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A Dapper Labs lawsuit must proceed after a judge agrees with plaintiffs that NBA Top Shot NFTs appear unregistered securities.
Creator of NBA Top Shot NFTs Dapper Labs and its Chief Executive Officer (CEO) Roham Gharegozlou are the latest blockchain-related companies to face regulatory scrutiny over selling unregistered securities in the United States. The United States financial regulatory agencies have heightened their crackdown on crypto companies thought to sell unregistered securities following the collapse of FTX and Alameda late last year, described as the largest corporate failure in modern American history.
Notably, the NBA Top Shot sells the most incredible and epic NBA moments through NFTs. As of today, the NBA Top Shot NFTs take pride in over 1.5 million users, over 20 million marketplace transactions, and approximately $1 billion in total transactions.
The volume momentum on the NBA Top Shot NFTs has, however, shrunk considerably compared to the early days of deployment. According to aggregate market data provided by Cryptoslam, today’s NBA Top Shot sales volume stands at around $71,113 from about 1,504 buyers and 1,555 sellers. Two years ago, the company’s sales volume and participants were up 10X from today’s figures.
Having created several NBA Top Shot NFTs and sold them to the secondary market through NFT marketplaces, the company is now facing legal litigation similar to the Ripple vs SEC lawsuit. A possible settlement could occur if Dapper Labs is found guilty of selling unregistered securities through the NBA Top Shot NFTs.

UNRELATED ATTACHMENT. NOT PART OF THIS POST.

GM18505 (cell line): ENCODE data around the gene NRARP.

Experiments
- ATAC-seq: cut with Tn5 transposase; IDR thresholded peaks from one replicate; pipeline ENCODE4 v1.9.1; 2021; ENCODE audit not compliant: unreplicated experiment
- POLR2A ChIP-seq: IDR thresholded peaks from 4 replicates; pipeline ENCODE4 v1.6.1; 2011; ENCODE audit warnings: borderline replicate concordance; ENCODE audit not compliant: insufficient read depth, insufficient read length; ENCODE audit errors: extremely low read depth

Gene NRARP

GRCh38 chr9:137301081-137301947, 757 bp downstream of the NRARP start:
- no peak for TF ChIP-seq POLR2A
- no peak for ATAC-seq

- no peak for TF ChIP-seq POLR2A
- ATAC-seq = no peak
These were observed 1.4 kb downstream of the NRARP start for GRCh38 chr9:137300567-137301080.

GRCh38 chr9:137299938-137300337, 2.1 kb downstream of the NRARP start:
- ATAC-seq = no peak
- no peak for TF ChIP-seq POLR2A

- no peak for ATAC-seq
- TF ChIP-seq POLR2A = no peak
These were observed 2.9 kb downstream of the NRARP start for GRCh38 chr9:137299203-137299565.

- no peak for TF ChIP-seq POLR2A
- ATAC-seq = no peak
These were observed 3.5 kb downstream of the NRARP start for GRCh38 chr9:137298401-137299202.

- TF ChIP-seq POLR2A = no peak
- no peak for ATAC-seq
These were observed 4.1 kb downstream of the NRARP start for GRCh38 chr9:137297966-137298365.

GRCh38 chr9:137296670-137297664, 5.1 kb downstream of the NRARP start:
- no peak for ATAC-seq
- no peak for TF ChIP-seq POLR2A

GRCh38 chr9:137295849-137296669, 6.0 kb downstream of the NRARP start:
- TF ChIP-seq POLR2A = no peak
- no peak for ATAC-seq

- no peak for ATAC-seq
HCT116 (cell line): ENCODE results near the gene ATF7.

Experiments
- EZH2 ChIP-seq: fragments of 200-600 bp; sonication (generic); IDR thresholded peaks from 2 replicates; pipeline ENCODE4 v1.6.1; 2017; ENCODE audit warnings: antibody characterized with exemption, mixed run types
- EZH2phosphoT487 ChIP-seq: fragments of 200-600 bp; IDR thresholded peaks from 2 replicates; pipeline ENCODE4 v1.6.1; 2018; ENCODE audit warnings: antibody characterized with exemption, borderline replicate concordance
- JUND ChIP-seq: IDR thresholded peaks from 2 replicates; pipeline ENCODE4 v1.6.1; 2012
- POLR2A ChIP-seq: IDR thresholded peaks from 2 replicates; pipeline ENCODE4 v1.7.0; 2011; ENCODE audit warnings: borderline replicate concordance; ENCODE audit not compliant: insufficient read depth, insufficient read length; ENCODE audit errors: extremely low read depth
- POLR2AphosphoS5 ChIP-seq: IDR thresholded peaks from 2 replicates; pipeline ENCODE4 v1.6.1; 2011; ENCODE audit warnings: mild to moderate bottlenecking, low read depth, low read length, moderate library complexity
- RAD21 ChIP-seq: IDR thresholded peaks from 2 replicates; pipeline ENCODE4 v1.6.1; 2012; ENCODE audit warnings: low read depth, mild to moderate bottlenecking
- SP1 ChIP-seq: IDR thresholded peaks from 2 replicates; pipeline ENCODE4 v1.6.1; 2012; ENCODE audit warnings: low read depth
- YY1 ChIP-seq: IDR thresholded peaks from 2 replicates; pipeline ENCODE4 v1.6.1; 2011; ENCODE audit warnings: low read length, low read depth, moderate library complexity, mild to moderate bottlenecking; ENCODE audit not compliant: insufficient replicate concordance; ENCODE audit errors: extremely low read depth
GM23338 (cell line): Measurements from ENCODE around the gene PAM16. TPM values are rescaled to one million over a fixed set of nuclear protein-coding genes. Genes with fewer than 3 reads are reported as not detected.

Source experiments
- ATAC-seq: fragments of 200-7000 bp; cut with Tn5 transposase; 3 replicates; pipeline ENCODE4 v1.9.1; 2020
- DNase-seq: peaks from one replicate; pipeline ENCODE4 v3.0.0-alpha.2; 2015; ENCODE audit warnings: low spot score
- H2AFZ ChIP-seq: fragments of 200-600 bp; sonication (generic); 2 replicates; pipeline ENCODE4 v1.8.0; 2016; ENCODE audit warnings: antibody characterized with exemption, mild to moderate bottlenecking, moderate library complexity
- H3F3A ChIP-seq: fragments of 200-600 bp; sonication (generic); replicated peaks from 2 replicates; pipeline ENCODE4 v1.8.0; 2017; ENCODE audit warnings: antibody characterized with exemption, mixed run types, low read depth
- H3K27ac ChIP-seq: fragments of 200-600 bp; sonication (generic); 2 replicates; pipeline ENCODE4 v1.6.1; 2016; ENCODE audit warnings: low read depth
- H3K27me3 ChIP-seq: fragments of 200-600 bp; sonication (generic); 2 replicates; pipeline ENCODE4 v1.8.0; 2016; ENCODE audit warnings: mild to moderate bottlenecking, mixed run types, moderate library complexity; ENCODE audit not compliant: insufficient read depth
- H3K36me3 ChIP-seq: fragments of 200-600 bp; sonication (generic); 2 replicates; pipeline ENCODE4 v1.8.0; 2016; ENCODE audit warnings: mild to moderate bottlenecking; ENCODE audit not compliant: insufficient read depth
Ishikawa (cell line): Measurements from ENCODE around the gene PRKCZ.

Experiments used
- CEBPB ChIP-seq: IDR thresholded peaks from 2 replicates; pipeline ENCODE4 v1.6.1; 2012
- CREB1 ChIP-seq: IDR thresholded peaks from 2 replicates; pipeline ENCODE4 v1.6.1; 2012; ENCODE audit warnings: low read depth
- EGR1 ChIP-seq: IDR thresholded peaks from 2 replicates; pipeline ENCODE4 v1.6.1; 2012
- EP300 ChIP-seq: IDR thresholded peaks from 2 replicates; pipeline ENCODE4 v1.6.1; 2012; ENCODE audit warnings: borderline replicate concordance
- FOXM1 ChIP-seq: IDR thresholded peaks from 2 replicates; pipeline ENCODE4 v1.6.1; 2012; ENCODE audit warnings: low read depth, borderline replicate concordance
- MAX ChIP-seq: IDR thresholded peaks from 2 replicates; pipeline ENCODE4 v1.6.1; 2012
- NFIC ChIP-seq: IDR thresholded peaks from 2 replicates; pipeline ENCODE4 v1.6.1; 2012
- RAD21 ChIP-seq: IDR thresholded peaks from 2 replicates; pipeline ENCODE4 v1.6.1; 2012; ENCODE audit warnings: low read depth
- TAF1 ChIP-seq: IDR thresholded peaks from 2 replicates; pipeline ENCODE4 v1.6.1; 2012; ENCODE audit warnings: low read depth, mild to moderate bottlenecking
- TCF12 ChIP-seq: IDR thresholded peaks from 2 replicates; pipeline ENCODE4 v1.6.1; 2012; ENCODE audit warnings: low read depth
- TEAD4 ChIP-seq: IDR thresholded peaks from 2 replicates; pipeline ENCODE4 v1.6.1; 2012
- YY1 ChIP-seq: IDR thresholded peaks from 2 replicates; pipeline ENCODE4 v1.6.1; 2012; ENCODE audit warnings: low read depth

Closer Look at NBA Top Shot NFTs Lawsuit
According to Judge Victor Marrero from the United States, despite Dapper Labs’ legal team arguing that the NBA Top Shot NFTs are more or less like Baseball cards or Basketball cards, the case will proceed. The lead plaintiff, Gary Leuis and John Austin accused Dapper Labs and its CEO of violating securities laws through sales of unregistered securities.
“In totality, the economic realities of this case support the Court’s conclusion that the AC’s allegations pass muster at this stage. In sum, Plaintiffs adequately allege that Dapper Labs’s offer of the NFT, Moments, was an offer of an “investment contract” and therefore a “security,” required to be registered with the SEC,” the Judge argued.
Dapper Labs and its CEO are accused of making millions of dollars from selling unregulated securities to the public. The two are also charged with propping up the market for moments and the overall valuation of NBA Top Shot by preventing users from withdrawing their money for months.
The Dapper Labs and its CEO’s legal team argued the sale was a product and not an investment for fundraising.
“When Dapper sold its Moments, it was selling formed products not as part of capital fundraising but as products. This was not a capital investment drive, not an appeal to passive investors, but the sale of cards to collectors,” the legal team noted.